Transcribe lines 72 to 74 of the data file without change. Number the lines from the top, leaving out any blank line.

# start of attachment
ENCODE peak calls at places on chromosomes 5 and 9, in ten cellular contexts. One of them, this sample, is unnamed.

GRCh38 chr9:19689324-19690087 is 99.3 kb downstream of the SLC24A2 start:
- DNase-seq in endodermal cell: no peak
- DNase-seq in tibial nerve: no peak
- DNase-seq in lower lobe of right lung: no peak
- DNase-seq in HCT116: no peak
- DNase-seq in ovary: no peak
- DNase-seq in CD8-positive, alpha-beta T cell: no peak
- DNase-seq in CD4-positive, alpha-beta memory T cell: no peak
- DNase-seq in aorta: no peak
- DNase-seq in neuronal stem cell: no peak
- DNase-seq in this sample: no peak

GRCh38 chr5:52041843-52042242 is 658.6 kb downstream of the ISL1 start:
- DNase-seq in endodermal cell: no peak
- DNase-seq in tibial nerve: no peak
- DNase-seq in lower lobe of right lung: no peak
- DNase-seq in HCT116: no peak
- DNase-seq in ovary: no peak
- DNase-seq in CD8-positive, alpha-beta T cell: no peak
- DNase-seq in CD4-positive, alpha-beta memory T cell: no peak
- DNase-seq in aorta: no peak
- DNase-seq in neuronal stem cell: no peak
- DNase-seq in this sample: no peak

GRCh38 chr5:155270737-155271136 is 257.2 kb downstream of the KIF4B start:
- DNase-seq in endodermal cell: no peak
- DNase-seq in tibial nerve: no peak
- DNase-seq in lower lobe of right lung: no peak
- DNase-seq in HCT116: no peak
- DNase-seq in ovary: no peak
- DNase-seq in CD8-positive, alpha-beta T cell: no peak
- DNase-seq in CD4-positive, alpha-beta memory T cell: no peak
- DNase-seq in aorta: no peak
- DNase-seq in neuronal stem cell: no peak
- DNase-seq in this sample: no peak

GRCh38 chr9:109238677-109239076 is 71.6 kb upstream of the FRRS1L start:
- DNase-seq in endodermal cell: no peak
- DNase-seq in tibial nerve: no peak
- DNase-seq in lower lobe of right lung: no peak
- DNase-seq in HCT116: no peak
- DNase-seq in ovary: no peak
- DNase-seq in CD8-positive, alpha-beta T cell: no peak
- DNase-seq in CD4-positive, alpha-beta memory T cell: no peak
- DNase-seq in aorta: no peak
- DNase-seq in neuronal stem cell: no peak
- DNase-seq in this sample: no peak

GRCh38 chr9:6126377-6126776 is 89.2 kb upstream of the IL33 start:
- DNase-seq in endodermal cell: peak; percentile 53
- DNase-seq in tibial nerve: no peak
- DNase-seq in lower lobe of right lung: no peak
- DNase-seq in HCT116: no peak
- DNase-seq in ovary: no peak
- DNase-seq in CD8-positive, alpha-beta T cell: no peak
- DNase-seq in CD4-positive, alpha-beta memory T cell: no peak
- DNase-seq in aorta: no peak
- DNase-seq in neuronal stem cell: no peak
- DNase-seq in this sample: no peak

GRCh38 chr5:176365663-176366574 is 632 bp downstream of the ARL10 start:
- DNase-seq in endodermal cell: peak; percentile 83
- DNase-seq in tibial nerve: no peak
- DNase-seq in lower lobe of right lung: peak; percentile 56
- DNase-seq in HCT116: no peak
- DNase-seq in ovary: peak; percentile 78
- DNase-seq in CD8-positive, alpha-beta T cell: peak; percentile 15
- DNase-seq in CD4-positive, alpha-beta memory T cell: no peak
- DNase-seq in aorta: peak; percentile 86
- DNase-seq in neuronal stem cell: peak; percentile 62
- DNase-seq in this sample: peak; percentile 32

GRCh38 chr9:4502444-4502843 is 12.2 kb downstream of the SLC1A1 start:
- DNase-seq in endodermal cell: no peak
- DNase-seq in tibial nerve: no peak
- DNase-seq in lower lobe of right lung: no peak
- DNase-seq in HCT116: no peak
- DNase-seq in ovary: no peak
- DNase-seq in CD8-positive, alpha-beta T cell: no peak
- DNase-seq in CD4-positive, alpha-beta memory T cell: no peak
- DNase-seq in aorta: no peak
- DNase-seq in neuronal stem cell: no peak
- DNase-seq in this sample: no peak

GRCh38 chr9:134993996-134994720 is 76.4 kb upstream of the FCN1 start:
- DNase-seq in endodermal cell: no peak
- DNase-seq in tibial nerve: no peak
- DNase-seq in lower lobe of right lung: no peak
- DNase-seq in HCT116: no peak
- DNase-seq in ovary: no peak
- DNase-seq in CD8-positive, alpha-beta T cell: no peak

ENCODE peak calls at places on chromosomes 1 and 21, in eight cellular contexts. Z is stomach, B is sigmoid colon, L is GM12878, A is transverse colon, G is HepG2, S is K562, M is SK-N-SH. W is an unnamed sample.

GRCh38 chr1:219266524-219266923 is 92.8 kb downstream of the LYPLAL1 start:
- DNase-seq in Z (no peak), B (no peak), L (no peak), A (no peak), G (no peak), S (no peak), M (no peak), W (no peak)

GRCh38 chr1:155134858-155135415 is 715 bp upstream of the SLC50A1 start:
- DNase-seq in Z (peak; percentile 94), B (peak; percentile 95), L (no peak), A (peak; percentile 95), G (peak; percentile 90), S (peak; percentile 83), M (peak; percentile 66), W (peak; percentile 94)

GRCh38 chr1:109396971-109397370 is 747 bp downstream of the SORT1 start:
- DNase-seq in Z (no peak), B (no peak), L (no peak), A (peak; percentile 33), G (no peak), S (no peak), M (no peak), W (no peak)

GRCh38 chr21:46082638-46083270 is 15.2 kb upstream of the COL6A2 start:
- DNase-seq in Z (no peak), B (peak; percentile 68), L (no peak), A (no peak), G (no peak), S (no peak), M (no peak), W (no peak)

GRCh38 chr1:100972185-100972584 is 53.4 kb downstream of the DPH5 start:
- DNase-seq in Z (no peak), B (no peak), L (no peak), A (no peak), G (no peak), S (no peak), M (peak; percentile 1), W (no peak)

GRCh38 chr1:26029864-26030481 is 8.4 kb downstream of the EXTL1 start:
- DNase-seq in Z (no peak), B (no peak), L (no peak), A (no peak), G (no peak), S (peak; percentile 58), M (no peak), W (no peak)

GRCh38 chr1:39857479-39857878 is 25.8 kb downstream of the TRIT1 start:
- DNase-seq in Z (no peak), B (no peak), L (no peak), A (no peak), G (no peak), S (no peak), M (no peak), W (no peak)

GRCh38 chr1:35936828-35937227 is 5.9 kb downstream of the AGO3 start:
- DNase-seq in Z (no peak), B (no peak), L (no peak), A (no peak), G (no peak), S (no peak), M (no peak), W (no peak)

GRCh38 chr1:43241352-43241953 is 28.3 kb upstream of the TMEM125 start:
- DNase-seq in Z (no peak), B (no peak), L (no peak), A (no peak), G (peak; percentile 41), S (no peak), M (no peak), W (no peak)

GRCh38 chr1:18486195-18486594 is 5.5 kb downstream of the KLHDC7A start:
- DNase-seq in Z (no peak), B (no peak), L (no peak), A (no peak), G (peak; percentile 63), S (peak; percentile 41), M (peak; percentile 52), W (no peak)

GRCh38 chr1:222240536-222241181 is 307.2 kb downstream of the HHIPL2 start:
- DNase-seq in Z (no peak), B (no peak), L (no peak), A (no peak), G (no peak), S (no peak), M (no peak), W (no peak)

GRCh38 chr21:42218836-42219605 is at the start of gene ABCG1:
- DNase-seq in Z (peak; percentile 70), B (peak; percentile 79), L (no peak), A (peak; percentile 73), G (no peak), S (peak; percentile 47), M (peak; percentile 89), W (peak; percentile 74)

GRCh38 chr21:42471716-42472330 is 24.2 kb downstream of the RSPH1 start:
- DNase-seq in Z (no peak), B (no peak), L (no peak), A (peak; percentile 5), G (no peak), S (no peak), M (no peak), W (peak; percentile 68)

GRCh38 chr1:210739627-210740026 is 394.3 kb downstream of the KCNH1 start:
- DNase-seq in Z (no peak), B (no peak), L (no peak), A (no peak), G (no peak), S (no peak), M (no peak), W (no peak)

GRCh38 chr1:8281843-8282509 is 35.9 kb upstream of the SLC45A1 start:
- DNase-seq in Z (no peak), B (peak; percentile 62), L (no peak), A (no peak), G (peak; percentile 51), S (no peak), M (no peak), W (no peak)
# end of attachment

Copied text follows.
- DNase-seq in HCT116: no peak
- DNase-seq in ovary: no peak
- DNase-seq in CD8-positive, alpha-beta T cell: no peak